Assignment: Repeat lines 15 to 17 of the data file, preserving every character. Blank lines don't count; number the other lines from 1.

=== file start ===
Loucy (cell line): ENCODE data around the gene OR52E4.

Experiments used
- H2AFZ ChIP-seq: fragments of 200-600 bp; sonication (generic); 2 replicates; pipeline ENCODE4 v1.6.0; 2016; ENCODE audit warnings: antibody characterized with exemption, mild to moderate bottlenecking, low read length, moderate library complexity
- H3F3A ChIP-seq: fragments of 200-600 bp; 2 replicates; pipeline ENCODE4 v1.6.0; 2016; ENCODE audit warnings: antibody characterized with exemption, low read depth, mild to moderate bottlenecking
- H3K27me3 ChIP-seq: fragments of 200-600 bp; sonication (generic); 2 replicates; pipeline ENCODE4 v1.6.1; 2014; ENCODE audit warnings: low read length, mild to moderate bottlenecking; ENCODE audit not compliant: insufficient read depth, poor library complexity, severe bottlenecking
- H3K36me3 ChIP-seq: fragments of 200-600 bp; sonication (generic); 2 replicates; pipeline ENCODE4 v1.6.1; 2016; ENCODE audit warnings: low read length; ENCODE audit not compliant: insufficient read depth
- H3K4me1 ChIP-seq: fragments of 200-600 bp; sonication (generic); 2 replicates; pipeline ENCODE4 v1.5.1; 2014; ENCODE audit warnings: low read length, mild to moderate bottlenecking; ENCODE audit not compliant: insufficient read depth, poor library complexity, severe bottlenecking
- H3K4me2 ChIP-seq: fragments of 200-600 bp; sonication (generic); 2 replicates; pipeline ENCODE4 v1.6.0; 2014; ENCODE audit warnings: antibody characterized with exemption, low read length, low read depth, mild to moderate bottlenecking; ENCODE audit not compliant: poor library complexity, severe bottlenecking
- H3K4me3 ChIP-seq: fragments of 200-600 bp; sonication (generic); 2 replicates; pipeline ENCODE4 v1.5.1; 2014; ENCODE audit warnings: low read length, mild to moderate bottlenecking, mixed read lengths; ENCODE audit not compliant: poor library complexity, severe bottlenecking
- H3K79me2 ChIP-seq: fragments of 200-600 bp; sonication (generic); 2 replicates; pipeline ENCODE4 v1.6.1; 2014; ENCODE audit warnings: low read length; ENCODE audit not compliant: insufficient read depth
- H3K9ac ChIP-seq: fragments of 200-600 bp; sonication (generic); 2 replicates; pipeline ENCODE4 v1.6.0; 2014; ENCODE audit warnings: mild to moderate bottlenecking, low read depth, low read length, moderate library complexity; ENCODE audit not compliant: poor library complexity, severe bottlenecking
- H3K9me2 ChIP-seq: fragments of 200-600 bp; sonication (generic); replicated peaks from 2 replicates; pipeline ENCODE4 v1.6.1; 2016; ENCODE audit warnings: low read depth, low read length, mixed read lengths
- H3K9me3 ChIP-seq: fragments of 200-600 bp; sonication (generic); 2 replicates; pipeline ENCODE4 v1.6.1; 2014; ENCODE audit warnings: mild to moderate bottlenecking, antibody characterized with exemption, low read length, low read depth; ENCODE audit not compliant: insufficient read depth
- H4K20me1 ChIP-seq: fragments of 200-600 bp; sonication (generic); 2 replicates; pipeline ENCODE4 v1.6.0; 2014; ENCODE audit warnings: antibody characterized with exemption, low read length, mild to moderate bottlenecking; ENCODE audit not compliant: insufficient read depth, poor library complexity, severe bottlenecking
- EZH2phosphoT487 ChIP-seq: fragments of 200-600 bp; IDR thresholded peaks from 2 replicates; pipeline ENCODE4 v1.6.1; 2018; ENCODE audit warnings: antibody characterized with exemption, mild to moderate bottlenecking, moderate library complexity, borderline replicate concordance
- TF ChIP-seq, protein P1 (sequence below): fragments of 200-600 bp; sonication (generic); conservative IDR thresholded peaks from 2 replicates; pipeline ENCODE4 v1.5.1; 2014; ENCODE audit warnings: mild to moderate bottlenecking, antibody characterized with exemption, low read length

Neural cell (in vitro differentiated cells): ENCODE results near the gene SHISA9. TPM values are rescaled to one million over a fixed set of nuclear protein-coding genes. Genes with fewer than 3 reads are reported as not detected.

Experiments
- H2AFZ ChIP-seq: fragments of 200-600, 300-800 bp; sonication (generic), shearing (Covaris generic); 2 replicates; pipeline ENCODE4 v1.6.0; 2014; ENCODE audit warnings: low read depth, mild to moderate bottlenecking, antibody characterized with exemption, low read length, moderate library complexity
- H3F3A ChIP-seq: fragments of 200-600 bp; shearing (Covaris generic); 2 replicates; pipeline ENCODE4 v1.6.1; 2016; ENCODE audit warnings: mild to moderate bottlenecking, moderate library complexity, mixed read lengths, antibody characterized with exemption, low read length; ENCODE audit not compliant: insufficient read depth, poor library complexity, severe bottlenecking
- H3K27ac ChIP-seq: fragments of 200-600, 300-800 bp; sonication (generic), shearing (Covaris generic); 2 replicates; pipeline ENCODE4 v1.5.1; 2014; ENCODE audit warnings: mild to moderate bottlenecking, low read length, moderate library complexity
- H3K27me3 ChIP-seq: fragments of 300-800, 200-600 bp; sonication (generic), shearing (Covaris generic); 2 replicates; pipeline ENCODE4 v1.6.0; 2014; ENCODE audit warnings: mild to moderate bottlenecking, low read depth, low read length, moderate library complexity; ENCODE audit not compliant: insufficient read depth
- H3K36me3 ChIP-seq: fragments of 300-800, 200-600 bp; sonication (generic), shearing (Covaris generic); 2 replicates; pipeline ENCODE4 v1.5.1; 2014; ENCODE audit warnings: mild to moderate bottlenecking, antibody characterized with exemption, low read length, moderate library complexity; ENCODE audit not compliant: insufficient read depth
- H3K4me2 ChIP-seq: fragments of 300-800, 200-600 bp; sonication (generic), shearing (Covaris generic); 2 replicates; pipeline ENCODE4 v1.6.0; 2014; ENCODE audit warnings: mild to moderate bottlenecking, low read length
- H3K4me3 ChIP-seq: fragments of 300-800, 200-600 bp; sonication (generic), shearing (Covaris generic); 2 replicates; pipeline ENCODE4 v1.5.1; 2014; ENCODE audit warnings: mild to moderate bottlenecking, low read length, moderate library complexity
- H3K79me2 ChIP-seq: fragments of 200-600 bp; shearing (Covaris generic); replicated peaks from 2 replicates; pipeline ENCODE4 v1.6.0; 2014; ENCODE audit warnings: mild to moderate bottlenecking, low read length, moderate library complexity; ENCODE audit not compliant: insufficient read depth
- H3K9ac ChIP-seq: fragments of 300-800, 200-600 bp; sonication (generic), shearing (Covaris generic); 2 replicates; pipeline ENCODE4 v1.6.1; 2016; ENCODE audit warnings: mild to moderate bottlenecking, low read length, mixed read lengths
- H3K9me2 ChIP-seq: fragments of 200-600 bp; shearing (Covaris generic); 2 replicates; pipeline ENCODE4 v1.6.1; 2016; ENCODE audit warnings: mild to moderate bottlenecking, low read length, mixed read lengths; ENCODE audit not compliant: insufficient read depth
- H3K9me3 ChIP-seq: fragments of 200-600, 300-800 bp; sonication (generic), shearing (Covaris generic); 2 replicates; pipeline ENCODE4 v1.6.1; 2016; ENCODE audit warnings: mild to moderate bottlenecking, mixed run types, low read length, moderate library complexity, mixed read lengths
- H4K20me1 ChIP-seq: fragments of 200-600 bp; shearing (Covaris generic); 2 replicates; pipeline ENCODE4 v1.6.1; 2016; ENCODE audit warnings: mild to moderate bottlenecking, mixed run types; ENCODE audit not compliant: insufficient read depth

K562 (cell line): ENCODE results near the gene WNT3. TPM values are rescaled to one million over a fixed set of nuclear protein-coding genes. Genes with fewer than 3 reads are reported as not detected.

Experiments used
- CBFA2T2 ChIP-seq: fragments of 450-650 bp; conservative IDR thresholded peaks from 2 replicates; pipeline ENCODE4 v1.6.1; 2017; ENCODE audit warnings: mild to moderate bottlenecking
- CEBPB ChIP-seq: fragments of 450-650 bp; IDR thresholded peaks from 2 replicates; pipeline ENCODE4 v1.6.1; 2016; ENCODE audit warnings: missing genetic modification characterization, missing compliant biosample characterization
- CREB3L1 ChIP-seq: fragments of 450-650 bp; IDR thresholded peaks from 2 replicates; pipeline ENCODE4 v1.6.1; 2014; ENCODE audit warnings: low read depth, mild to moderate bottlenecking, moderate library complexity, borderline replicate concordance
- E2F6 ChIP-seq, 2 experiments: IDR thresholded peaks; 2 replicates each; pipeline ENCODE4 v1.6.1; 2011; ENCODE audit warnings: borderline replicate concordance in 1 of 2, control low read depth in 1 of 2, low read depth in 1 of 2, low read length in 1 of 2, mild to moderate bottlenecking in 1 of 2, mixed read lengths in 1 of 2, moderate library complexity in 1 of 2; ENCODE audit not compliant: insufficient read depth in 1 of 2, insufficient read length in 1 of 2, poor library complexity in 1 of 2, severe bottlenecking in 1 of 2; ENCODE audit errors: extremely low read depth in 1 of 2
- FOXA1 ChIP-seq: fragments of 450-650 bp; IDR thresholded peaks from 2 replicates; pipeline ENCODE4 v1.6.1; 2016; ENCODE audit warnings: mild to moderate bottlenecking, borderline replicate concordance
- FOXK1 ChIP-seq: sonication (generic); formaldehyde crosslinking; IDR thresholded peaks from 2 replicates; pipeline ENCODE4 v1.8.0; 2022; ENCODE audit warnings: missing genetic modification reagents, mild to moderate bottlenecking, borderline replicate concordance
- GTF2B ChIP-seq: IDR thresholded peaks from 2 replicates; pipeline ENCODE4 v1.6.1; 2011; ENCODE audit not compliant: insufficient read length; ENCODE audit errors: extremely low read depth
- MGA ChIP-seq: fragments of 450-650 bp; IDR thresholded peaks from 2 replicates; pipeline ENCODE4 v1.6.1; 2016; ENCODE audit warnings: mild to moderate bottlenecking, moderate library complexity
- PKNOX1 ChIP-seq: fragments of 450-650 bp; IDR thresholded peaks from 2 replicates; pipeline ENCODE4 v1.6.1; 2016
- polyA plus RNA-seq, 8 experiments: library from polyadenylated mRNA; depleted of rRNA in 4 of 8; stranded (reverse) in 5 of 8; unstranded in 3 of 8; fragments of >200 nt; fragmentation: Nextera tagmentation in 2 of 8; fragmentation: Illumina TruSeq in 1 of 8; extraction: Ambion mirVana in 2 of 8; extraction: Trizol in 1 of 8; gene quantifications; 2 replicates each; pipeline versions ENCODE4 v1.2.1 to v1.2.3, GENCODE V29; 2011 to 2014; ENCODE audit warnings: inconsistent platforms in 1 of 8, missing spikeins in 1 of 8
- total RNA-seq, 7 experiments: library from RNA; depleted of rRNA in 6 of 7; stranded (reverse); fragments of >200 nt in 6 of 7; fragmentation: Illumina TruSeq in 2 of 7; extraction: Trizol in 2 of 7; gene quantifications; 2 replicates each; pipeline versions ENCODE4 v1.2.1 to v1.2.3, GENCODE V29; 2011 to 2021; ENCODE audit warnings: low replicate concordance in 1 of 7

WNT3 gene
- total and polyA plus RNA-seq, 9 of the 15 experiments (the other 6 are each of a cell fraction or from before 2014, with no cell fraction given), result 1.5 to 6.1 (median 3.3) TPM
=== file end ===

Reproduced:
- EZH2phosphoT487 ChIP-seq: fragments of 200-600 bp; IDR thresholded peaks from 2 replicates; pipeline ENCODE4 v1.6.1; 2018; ENCODE audit warnings: antibody characterized with exemption, mild to moderate bottlenecking, moderate library complexity, borderline replicate concordance
- TF ChIP-seq, protein P1 (sequence below): fragments of 200-600 bp; sonication (generic); conservative IDR thresholded peaks from 2 replicates; pipeline ENCODE4 v1.5.1; 2014; ENCODE audit warnings: mild to moderate bottlenecking, antibody characterized with exemption, low read length

Neural cell (in vitro differentiated cells): ENCODE results near the gene SHISA9. TPM values are rescaled to one million over a fixed set of nuclear protein-coding genes. Genes with fewer than 3 reads are reported as not detected.